ch: Char; begi n for ch in ListBoxl.Items.Text do if Ord (ch) >= 256 then begi n encodingl := TEncoding.UTF8; break; end;
Using similar code you could decide which format to use, depending on the situation. It might be a better idea, though, to move all of your files to Unicode encoding (UTF-8 or UTF-16), regardless of the actual data. Using UTF-16 will make the files bigger, but will also reduce the conversions when saving and loading.
However, since there is no way to specify a default conversion, going for Unicode encoding of your files would mean the need to change each and every file save operation... unless we use a trick, changing the standard
49 Checking if ch >= 256 does not work if the default code page is something other than Windows 1252. For example "Cantu" does not have any characters >= 256, but it cannot be represented in code page 1251.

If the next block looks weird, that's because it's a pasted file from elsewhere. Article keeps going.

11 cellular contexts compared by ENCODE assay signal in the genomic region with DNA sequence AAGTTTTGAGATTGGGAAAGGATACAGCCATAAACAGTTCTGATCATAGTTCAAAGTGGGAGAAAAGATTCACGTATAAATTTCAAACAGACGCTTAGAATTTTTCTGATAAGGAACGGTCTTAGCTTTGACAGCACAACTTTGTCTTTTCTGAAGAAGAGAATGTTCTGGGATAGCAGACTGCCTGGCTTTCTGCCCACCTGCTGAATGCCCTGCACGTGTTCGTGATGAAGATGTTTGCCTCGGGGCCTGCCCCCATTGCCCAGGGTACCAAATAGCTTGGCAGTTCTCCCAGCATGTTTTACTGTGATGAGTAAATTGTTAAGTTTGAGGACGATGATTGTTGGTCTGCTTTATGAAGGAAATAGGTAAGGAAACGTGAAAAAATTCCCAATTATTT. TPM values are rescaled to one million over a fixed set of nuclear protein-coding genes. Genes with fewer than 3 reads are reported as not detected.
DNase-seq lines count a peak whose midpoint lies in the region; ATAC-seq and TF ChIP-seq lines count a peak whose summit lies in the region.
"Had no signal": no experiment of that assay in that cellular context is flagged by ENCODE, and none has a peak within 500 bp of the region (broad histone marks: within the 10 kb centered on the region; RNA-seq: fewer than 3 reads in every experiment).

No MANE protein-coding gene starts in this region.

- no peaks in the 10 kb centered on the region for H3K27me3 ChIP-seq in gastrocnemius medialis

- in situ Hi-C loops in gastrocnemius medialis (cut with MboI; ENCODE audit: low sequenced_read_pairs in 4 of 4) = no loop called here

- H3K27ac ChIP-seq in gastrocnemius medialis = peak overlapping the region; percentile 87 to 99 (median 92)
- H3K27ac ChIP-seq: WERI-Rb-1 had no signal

behavior of the class. Such a hack could comes in the form of a class helper50. Consider the following code: type
TStringsHelper = class helper for TStrings procedure SaveToFile (const strFileName: string); end ;
const strFileName: string); begi n inherited SaveToFile (strFileName, TEncoding.UTF8); end ;
Notice that inherited here doesn't mean to call a base class but the class helped by the class helper. Now you simply write (or keep your code as): | ListBoxl.Items.SaveToFile(strFileName);
to save it as UTF-8 (or any other encoding of your choice). You'll find this code in the StreamEncoding example.
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